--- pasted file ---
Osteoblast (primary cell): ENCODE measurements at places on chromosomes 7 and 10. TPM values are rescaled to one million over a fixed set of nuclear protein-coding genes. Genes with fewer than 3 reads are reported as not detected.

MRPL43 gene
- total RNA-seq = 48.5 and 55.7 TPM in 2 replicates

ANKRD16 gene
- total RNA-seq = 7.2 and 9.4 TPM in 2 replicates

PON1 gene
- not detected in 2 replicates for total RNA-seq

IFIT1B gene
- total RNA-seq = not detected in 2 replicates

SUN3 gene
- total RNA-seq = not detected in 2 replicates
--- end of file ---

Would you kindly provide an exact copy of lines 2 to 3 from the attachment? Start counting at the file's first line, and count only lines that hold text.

MRPL43 gene
- total RNA-seq = 48.5 and 55.7 TPM in 2 replicates